This first Six-on-Saturday of 2021 has been thrown together, together with a concoction of trifle, Baileys Irish Cream and sprouts. Along with these basic ingredients, there’s been side-orders of rest, cycling, Kindling and Roberts-radioing. There’s been no gardening activity, apart from opening and closing the glasshouse and cold frame. All in all, it’s been typical of the festive days between Christmas and New Year’s Day. There’s a duplicate of this notion over at OffTheEdgeGardening. Thank you Gill.
Importantly, I’ve been years trying to come up with a sentence using over at off. I’d been overthinking it for far too long; then it just happened. According to Reader’s Digest, life’s like that.
For more accounts of New Year garden activity from near and far timpeall an domhan, tap this link to visit The Propagator’s blog or check out @cavershamjj on Twitter. You’ll find plenty writers linking their Six on Saturday garden selection in the comments section. Here’s my first selection of 2021…
Featured a few Saturdays ago last year, the primrose is a joy. At a time when there’s very little colour, I’m thrilled to have it. I’ve placed it on the windowsill within plain sight while I eat my boiled egg.
“Jasmine is one of the most seductive scents imaginable, and the stuff from Grasse is the finest in the world. In the little village where I collected that, the farmers won’t even let their nubile daughters walk through the fields when the flowers are ripe for fear they won’t be able to control themselves.”
“I can see why,” Evie murmured. The heavy fragrance was intoxicating, and she felt like someone entirely new.Deanna Raybourn, Whisper of Jasmine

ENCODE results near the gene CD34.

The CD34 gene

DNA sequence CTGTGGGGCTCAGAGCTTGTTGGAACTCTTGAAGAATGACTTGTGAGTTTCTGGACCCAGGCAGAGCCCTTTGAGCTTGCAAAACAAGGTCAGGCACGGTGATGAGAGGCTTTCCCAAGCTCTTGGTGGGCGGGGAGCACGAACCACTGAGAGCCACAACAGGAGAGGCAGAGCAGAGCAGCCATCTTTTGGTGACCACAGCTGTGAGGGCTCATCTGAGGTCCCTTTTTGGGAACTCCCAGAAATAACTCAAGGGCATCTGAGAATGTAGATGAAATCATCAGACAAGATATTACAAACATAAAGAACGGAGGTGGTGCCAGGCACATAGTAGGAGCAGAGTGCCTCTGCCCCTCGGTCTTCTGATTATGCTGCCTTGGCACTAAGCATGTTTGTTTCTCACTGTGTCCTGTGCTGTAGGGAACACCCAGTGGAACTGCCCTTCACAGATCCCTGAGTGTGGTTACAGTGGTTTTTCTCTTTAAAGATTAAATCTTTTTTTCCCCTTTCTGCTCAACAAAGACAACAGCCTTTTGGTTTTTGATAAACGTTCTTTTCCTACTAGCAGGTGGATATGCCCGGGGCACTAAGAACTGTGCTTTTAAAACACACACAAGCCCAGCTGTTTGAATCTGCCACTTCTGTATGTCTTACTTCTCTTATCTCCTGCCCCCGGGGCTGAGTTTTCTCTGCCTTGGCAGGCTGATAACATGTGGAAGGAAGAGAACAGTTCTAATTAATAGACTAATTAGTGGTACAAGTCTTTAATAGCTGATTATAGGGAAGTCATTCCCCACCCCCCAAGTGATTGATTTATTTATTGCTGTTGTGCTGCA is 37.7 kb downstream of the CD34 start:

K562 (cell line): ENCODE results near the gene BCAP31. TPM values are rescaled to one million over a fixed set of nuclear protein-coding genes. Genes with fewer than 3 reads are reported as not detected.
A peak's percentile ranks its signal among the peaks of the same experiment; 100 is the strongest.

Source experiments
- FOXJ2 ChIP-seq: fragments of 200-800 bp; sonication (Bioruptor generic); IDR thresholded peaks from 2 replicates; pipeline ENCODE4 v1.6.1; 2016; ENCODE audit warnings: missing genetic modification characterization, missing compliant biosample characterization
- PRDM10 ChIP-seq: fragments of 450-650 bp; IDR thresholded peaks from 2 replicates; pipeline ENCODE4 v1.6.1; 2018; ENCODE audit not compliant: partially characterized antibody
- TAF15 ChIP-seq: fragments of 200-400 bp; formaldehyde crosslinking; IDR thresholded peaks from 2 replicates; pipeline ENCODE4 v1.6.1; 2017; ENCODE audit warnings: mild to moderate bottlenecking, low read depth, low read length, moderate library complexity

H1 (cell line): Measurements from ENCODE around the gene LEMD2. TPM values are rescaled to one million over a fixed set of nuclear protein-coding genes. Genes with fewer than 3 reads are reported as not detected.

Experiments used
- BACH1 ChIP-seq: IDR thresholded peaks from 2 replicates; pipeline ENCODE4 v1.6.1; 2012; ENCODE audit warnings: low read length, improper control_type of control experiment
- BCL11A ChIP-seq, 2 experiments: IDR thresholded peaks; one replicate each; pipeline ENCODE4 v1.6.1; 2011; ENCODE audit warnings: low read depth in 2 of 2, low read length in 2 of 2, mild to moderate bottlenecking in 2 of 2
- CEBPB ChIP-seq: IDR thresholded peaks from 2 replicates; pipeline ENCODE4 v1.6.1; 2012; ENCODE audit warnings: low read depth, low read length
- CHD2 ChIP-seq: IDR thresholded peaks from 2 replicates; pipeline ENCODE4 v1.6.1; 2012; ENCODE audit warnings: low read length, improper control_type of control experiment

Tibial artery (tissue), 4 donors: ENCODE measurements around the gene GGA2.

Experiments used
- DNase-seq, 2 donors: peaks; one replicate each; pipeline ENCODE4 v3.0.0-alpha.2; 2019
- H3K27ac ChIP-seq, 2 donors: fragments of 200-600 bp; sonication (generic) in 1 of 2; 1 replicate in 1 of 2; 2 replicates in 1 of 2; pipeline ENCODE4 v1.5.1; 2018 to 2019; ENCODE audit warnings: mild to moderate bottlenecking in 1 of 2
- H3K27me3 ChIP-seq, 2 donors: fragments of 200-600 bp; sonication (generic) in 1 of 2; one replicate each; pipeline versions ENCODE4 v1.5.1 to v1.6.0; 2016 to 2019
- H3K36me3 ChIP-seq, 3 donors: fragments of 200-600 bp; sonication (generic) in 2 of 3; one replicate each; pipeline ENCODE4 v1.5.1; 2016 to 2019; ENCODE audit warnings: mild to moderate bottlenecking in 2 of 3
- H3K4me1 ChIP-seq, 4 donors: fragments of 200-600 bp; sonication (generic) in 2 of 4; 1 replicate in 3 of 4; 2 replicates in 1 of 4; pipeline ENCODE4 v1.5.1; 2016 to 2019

Long experience has taught me that people who do not like geraniums have something morally unsound about them. Sooner or later you will find them out; you will discover that they drink, or steal books, or speak sharply to cats. Never trust a man or a woman who is not passionately devoted to geraniums.Beverley Nichols
Aurinia saxatilis Gold Ball
This is what happens when one forgets to trim the
plant planda after flowering last spring! It looks bedraggled, and in no way similar to a ball. However, as it’s now coming into flower again, I’m reluctant to cut it back.
He who dares not grasp the thornAnne Bronte
Should never crave the rose.
Sun and soil and leaf and root, animal and stone, bone, human strength, human weakness, all moved together, worked together, dictating one great pattern of dependence. Each creature and plant, every person, fitted into its place.
(Olivia Hawker, One for the Blackbird, One for the Crow)
Sin a bhfuil for this week. I’ll be back next week with more.
I add these simply in order to remember stuff. I’ll enjoy an (?) Eureka moment at some point in the future.
- There was an hour of cycling on Christmas Day and two on Wran Day.
- EU deal agreed with the UK. Both sides are claiming a win.
- The Retro Trifle was a triumph.
- We are back to Level 5 restrictions again. The disease is out of control. I’ll be looking for black market peat-free compost.
- We purchased a Roberts Internet Radio, a fine machine indeed.
- Baileys Irish Cream is dangerous. My planned cycling did not happen on Wednesday.